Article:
Most of the world knows about April Fool’s Day, and that’s fine. But it’s also Edible Book Day. Since 2000, events all over the world on or around April 1st have been organized to celebrate the birthday of Jean-Anthelme Brillat-Savarin, author of the seminal 1825 cookbook La Physiologie du Goût (The Physiology of Taste) and coiner of the phrase, “Tell me what you eat, and I will tell you what you are.” Most of these are gallery exhibitions, though an increasing number have been doubling as fundraisers for libraries—but all involve text rendered in food in one form or another. Some are sweet, some are savory; some are serious and some are funny; some riff on existing book titles and some invent their own; but they’re all clever, literate and (presumably) tasty.
The International Edible Book Festival website lists the various locations where events will take place, which this year include the U.S., Canada, Ireland, Italy, Singapore, and Sweden. They also provide a gallery of past entries, which are worth taking some time to check out. In addition to the expected decorated desserts, there are literary entries made from pickles, cold cuts, toast, nori, and bacon, to name a few. There’s something about the overlap of literary types and food lovers, though, that makes for a very lively interface—if there’s one happening near you, swing by and take a look.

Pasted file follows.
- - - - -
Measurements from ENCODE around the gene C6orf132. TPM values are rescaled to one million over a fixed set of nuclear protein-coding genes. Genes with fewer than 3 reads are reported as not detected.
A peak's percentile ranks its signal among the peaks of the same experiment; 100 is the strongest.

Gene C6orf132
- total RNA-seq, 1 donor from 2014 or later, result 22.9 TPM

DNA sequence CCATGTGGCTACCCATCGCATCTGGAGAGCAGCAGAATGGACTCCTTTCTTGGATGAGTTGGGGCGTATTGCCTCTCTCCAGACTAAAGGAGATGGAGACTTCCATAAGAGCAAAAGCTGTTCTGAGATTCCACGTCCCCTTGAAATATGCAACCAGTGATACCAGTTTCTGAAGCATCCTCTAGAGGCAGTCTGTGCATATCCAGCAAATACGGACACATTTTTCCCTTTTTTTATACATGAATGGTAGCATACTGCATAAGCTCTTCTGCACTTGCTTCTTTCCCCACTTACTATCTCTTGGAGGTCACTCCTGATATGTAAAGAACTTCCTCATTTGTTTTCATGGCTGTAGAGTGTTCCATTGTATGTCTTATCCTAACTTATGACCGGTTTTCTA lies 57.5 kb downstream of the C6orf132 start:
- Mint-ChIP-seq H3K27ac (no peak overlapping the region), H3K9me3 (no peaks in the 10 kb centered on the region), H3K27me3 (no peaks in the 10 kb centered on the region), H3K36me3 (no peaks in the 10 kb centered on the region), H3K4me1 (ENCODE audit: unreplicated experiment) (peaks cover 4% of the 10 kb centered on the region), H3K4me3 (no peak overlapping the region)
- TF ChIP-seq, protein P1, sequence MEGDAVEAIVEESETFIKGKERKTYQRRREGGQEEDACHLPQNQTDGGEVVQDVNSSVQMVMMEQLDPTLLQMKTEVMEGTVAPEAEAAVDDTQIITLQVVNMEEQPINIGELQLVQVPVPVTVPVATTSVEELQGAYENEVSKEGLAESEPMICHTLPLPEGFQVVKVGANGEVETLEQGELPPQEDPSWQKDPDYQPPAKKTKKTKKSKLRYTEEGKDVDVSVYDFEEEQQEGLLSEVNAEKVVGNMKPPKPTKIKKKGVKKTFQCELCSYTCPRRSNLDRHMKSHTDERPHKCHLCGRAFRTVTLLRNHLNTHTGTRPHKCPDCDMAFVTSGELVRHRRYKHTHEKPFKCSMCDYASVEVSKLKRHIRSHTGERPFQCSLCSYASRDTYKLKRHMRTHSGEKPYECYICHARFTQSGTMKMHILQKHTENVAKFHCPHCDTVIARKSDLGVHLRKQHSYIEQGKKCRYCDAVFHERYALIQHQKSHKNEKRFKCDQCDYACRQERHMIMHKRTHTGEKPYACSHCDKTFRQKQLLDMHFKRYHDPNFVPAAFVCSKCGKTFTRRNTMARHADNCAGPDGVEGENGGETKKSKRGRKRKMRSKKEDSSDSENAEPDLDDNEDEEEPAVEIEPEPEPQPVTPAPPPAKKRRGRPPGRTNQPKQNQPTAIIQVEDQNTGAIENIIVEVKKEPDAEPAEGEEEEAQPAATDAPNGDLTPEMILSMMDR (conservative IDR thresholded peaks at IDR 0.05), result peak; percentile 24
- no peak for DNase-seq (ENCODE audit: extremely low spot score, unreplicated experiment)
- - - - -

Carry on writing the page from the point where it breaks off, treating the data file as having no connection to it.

Sadly, there doesn’t seem to be one in New York City this time around. In past years they were held at the wonderful Center for Book Arts, and at the end of the evening the pieces were auctioned off to help raise money. Long before I was a blogger I dabbled as a pastry chef, and was part of the 2004 event with “Eat the Buddha,” a gingerbread cookie Buddhist scroll exhibited with the legend:
Early Buddhists created scrolls with images of the Buddha repeated over and over as a devotional exercise, then placed them inside statues of the Buddha; alternately they burned the scrolls. For our devotional exercise we eat the Buddha a page at a time, burning the images by converting them to calories, storing them inside the ultimate manifestation of the holy: ourselves.
As it turned out, the director of the Center was a practicing Buddhist and “Eat the Buddha” brought in the evening’s high bid—possibly the high point of my culinary career. In the years following, selected Edible Book entries were then executed by professional chefs, which probably increased fundraising potential but took the fun out of the whole thing for me, at least. But I’m proud to have been a part of it once upon a time, and can’t wait to see what hungry wordsmiths elsewhere come up with this year.
(The top photo is Larry Orbec’s “Seafood,” from the Chicago Center for Books and Paper Arts 2003 exhibition; bottom photo is my “Eat the Buddha.”)